Aluminium:
a modern metal
 

Aluminium, after oxygen and silicon, is the third most available element and the most commonly found metal on the earth's crust.
Despite this, it has only been used for industrial usage for approximately one hundred years.

Metallic aluminium is not found on its one, but linked to oxygen and incorporated in rocks in the form of oxide, found in bauxite and there was no technical way of separating industrial quantities of it up until two hundred years ago.

At the beginning of the 18th Century, aluminium was identified in its compounds, and in the 19th Century the first quantities of metal were obtained, but the high costs involved classified it as a precious metal.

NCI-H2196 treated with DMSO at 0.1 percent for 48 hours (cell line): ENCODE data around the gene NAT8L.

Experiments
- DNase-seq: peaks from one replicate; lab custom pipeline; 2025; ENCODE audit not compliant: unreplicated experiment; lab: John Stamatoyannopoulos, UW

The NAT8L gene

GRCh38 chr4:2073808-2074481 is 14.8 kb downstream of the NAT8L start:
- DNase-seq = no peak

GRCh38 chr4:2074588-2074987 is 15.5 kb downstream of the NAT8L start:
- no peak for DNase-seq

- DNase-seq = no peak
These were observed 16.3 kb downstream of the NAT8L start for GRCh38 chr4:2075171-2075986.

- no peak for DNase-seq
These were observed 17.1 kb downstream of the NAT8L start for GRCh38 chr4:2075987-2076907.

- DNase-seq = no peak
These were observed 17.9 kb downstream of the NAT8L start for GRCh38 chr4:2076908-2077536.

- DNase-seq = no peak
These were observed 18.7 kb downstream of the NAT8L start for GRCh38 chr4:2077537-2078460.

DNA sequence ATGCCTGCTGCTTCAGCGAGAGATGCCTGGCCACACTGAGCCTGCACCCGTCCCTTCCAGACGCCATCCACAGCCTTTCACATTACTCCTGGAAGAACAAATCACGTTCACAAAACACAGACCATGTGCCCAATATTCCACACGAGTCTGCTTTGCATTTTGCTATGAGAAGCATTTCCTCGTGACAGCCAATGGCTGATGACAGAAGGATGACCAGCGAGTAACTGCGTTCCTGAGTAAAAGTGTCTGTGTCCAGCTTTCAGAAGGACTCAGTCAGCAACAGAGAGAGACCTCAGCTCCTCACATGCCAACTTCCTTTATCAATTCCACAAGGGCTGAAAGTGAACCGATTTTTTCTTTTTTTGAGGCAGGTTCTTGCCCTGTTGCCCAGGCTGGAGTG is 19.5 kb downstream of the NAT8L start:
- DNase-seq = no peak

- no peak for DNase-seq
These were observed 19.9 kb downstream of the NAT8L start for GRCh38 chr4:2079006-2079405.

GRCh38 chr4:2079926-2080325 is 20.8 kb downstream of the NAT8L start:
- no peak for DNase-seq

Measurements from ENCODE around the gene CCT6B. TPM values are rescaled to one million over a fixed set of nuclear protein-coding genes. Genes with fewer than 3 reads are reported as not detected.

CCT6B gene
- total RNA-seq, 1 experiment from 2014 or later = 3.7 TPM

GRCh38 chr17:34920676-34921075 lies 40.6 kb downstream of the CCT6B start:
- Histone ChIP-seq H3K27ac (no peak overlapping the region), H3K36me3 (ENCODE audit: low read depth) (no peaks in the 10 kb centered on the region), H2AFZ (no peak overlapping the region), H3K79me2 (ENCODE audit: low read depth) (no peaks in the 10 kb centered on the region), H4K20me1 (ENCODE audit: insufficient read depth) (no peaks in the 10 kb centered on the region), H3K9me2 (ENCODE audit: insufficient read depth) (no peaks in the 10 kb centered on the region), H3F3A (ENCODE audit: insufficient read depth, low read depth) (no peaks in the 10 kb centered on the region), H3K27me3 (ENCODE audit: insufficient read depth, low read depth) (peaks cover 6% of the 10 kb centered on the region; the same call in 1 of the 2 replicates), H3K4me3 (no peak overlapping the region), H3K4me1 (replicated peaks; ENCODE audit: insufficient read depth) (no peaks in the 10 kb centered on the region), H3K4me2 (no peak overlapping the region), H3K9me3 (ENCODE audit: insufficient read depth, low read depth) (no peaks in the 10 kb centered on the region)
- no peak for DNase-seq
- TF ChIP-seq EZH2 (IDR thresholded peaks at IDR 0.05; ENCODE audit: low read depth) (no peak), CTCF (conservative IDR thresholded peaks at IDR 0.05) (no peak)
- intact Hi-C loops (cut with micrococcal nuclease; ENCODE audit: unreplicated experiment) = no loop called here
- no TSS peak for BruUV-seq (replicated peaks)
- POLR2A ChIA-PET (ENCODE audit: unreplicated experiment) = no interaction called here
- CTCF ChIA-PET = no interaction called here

It was only in the 20th century that the development of the electrolytic process enabled its widespread industrial use.

Lightweightness, mechanical strength and resistance to corrosion, workability, electrical and thermal conductivity and ample versatility in surface finishes make it ideal for use in all industrial applications.

Aluminium has no adverse effects on the organism, it is hygienic, does not cause any ferromagnetic phenomena and it is a metal which can be completely recycled at the smallest cost and therefore with the least environmental impact.
These characteristics make it one of the most popular modern metals and definitely one of the few that are able to respond eclectically and proactively to the challenges of technological design, but also of sustainable development.

 

 

 

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